Monday 21 July 2014

ENGL20381 Forms of Poetry

Preparatory Reading List for ENGL 20381: Forms of Poetry

Semester 1, 2014-15


Course Description

The course aims to enable students to read poetry with confidence, pleasure and understanding. Lectures will introduce students to a range of important poetic texts representing a broad spectrum of poetic genres from the eighteenth and nineteenth centuries. Seminars will focus on developing close reading skills and understanding the relationship between theme and form. This year the course will be divided into units dealing with sonnets, odes, elegies, and dramatic monologues.


The set text for this course is a handbook which includes all the primary texts. This handbook will be available on Blackboard.


However, we strongly encourage you to start reading the key primary texts before the beginning of term. Most of the poems listed below are available in a wide range of anthologies as well as collections of works by individual poets. They are also available online, and on the Literature Online database which you can access by way of the university library web page: from the main page, go to ‘Electronic Resources’ and thence to ‘Databases’.




Sir Thomas Wyatt, ‘Whoso list to hunt, I know where is an hind’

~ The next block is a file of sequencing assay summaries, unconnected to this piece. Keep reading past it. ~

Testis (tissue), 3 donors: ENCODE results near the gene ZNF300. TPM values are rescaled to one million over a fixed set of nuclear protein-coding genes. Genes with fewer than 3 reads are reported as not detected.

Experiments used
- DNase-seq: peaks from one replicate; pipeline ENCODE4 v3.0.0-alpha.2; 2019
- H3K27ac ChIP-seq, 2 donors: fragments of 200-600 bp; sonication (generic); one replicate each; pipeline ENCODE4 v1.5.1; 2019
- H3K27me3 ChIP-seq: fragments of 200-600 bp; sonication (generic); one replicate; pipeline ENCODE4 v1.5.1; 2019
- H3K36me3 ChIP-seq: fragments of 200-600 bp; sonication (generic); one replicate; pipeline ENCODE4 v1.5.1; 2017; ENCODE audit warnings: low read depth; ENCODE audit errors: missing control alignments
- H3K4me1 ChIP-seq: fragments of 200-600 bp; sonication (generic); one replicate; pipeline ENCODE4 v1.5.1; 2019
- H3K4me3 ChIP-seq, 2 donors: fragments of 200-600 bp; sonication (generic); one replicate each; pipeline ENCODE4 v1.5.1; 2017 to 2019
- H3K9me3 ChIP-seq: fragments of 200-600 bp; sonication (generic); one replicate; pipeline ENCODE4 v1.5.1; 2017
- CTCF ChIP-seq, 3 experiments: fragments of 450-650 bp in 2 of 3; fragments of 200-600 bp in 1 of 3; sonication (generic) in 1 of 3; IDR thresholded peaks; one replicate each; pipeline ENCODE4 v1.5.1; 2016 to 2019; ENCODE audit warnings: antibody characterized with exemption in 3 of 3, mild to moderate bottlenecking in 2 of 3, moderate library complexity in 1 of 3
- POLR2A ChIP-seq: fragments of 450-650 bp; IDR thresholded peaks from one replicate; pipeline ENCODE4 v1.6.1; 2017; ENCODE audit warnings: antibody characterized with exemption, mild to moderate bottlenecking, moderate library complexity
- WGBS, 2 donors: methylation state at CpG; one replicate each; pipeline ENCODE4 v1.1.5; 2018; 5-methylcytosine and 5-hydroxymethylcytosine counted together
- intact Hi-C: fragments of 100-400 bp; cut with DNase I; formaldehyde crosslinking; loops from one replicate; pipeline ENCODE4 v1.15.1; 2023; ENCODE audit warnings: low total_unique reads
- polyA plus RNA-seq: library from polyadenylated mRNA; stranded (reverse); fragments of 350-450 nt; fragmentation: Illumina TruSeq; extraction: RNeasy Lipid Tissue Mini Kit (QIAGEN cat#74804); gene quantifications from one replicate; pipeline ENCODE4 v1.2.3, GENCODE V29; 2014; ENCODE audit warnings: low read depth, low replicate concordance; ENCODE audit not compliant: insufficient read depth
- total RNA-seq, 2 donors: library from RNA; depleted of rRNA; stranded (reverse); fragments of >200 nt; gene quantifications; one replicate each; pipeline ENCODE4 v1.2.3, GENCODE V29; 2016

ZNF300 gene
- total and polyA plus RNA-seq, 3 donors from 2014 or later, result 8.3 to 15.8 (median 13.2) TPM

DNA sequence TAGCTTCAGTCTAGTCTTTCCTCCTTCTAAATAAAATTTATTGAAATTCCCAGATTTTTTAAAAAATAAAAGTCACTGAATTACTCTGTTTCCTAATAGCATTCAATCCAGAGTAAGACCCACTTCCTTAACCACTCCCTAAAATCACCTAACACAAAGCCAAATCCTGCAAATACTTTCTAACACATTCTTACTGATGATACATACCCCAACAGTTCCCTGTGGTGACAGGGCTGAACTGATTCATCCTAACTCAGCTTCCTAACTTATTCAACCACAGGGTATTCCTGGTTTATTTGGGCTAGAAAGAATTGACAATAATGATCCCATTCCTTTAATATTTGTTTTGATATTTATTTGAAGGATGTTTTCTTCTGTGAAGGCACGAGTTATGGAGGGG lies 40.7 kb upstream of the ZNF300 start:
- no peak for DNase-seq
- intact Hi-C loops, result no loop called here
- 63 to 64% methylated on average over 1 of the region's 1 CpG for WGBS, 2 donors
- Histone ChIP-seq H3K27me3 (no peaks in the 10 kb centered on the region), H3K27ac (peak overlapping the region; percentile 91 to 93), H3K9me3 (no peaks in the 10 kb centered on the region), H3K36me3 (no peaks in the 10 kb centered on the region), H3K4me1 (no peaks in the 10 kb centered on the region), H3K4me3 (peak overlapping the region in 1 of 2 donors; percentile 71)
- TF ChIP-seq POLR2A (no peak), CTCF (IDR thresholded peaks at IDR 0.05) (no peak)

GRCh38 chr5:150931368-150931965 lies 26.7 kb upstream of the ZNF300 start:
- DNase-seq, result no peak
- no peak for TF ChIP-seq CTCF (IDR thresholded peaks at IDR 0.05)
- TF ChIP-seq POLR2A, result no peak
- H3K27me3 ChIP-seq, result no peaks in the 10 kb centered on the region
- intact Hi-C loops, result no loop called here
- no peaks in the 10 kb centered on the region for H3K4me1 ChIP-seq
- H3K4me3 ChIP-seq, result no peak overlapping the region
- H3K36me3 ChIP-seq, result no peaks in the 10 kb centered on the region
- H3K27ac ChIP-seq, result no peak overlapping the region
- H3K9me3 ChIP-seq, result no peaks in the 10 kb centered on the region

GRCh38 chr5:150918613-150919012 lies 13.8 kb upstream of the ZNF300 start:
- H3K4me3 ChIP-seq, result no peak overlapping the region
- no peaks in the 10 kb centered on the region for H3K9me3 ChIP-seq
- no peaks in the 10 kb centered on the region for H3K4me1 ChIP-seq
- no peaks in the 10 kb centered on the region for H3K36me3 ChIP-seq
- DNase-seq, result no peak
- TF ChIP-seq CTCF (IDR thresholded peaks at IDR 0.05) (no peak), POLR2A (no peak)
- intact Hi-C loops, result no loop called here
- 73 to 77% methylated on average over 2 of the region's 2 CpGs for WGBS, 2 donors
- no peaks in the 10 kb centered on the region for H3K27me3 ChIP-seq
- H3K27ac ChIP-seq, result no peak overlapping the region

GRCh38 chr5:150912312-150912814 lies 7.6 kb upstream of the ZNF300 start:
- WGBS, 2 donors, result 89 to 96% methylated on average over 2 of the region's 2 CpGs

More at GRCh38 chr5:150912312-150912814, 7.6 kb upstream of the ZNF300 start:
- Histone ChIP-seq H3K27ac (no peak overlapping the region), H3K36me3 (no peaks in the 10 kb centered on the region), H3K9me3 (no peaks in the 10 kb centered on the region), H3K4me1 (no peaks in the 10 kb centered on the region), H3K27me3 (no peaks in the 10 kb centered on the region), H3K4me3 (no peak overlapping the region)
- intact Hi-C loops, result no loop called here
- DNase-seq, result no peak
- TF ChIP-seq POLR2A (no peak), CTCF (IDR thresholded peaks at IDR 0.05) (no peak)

Edmund Spenser, from Amoretti, no. 30 (‘My love is lyke to yse, and I to fyre’) and no. 75 (‘One day I wrote her name upon the strand’)

Sir Philip Sidney, from Astrophil and Stella, no. 1 (‘Loving in truth, and fain in verse my love to show’)

William Shakespeare, from Sonnets, no. 29 (‘When, in disgrace with Fortune and men’s eyes’), 129 (‘Th’expense of spirit in a world of shame’), 130 (‘My mistress’ eyes are nothing like the sun’), 138 (‘When my love swears that she is made of truth’), and 147 (‘My love is as a fever, longing still’)

John Donne, from Holy Sonnets, no. 5 (‘I am a little world made cunningly’), 10 (‘Death, be not proud’), 14 (‘Batter my heart, three-personed God’), and 19 (‘Oh, to vex me, contraries meet in one’)

George Herbert, ‘Prayer (I)’

John Milton, ‘Methought I saw my late espoused saint’ and ‘When I consider how my light is spent’

Charlotte Smith, Elegiac Sonnets

William Wordsworth, ‘Scorn not the Sonnet’

Samuel Taylor Coleridge, ‘Dear native brook! Wild streamlet of the West!’

John Keats, ‘If by dull rhymes our English must be chain’d’

Percy Bysshe Shelley, ‘Ozymandias’

John Clare, ‘Ere I had known the world and understood’

Elizabeth Barrett Browning, Sonnets from the Portuguese

Christina Rossetti, Monna Innominata





John Dryden, ‘Alexander’s Feast’

William Collins, ‘Ode on the Poetical Character’

Samuel Taylor Coleridge, ‘Dejection: an Ode’

Lord Byron, ‘Ode to Napoleon Buonaparte’



John Milton, ‘Lycidas’

Thomas Gray, ‘Elegy Written in a Country Churchyard’

Percy Shelley, ‘Adonais’

Matthew Arnold, ‘Thyrsis’


Dramatic Monologues

Alexander Pope, ‘Eloisa to Abelard’

Robert Browning, ‘My Last Duchess’, ‘Fra Lippo Lippi’, ‘Andrea del Sarto’

Alfred Lord Tennyson, ‘Tithonus’, ‘Ulysses’

Amy Levy, ‘A Minor Poet’

T. S. Eliot, ‘The Love Song of J. Alfred Prufrock’

Sylvia Plath, ‘Daddy’, ‘Lady Lazarus’




Sam Jones  English Literature, American Studies and Creative Writing Programmes Administrator| 

The School of Arts, Languages & Cultures l  Room W113 Samuel Alexander Building |The University of Manchester |Oxford Road Manchester, M13 9PL |  Tel. +44 (0) 161 275 8590|

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